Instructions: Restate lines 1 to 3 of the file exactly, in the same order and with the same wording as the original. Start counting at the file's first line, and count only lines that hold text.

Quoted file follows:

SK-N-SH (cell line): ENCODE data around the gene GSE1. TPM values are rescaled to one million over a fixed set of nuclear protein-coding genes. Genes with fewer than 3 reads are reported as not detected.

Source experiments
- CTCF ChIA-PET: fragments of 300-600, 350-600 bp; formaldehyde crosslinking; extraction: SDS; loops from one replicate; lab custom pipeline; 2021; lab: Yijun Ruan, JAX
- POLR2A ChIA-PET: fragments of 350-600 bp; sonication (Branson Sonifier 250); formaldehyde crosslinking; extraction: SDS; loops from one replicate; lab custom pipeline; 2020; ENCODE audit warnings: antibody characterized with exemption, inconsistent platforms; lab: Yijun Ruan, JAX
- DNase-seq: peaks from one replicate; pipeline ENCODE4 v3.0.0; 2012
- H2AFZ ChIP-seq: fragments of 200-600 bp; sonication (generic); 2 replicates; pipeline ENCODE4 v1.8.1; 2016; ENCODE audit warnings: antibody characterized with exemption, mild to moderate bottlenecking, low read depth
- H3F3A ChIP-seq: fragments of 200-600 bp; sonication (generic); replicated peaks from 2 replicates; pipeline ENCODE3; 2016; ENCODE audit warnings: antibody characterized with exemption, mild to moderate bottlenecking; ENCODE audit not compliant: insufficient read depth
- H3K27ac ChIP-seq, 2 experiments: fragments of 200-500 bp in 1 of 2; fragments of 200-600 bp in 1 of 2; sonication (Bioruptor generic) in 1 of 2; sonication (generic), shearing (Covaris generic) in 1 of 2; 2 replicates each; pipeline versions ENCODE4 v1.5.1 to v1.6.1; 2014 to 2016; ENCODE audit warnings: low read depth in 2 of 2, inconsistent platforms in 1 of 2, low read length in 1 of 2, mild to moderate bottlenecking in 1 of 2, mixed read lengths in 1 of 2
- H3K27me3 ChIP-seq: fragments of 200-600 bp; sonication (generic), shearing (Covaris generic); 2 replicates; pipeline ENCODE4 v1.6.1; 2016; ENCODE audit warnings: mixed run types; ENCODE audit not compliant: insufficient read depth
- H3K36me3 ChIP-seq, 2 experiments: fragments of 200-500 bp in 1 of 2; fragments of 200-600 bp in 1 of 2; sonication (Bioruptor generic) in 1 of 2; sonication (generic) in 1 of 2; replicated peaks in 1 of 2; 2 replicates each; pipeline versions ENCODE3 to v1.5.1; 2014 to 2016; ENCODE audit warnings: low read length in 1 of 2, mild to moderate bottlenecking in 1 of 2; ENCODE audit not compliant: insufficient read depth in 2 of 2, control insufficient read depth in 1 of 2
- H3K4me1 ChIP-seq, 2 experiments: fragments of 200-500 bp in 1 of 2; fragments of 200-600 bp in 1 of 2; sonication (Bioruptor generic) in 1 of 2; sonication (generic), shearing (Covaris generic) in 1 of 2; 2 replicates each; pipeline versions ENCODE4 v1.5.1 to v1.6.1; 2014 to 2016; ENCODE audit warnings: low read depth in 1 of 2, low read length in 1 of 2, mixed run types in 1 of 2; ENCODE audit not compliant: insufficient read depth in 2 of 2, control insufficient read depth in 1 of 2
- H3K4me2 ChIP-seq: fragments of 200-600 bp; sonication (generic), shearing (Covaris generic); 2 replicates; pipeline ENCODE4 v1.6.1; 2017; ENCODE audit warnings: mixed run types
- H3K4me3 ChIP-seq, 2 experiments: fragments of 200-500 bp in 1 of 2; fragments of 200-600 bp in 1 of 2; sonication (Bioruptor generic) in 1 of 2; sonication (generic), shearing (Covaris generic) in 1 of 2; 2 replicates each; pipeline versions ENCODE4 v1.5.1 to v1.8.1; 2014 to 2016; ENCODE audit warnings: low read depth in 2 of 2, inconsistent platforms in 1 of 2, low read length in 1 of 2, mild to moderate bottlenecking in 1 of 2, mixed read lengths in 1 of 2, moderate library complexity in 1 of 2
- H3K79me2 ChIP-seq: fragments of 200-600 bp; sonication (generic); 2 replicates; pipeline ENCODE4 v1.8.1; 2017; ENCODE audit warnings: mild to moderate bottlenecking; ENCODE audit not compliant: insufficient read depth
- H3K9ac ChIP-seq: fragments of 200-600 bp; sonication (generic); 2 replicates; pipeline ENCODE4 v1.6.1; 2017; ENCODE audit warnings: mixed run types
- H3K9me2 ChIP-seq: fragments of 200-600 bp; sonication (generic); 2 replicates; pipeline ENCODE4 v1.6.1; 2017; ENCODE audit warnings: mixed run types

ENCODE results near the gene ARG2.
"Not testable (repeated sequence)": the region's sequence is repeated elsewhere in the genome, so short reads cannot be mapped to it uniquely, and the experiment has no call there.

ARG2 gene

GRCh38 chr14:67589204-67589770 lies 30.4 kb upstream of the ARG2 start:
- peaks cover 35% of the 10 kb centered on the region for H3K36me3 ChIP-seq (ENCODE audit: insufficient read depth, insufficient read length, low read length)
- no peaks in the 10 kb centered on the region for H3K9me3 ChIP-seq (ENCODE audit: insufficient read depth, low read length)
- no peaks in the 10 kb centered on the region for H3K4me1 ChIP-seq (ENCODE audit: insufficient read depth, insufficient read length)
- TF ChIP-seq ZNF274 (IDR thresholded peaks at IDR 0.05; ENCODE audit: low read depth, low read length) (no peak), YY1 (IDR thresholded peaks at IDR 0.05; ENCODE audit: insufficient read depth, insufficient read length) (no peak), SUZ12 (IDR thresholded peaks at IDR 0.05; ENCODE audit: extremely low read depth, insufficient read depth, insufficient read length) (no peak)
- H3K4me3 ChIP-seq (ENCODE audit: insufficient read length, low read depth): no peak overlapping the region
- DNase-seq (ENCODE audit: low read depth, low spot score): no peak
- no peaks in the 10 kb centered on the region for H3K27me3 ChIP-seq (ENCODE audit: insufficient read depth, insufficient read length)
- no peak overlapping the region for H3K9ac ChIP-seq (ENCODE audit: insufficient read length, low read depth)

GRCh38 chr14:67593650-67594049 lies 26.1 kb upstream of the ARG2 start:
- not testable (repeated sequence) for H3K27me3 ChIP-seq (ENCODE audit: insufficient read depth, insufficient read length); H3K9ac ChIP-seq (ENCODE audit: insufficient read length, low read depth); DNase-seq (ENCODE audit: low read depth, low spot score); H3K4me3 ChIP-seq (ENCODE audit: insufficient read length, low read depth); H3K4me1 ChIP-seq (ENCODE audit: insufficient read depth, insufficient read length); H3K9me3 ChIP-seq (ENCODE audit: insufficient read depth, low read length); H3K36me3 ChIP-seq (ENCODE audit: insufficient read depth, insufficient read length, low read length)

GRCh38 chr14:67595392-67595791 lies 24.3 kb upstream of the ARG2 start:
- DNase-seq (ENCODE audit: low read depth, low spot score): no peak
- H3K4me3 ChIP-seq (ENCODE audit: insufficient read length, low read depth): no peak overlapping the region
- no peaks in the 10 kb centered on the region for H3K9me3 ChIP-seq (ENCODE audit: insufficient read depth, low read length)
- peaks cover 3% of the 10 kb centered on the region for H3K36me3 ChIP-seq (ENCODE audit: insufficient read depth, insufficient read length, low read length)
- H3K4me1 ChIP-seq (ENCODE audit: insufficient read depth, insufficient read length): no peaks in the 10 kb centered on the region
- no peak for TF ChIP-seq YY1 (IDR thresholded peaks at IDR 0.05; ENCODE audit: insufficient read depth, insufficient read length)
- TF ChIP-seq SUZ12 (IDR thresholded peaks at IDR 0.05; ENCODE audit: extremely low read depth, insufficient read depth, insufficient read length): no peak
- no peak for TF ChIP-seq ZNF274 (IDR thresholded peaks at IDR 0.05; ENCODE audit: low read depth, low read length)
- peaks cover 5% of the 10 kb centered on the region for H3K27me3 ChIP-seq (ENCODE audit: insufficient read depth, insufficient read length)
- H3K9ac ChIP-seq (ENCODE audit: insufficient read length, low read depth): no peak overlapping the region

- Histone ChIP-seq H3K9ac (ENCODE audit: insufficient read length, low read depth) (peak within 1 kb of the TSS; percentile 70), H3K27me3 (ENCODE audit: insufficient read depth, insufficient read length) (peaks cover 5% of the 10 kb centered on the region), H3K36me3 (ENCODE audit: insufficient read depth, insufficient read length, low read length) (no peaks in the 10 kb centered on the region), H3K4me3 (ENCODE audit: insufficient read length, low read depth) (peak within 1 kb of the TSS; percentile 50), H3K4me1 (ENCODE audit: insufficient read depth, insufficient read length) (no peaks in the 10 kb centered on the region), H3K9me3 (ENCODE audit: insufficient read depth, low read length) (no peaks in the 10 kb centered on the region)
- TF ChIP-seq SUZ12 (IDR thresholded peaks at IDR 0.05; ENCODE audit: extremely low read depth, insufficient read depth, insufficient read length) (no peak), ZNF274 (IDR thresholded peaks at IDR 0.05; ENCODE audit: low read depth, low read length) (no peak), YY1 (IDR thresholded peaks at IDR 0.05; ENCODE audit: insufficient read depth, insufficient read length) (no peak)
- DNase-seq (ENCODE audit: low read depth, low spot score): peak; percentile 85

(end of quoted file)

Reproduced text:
SK-N-SH (cell line): ENCODE data around the gene GSE1. TPM values are rescaled to one million over a fixed set of nuclear protein-coding genes. Genes with fewer than 3 reads are reported as not detected.

Source experiments
- CTCF ChIA-PET: fragments of 300-600, 350-600 bp; formaldehyde crosslinking; extraction: SDS; loops from one replicate; lab custom pipeline; 2021; lab: Yijun Ruan, JAX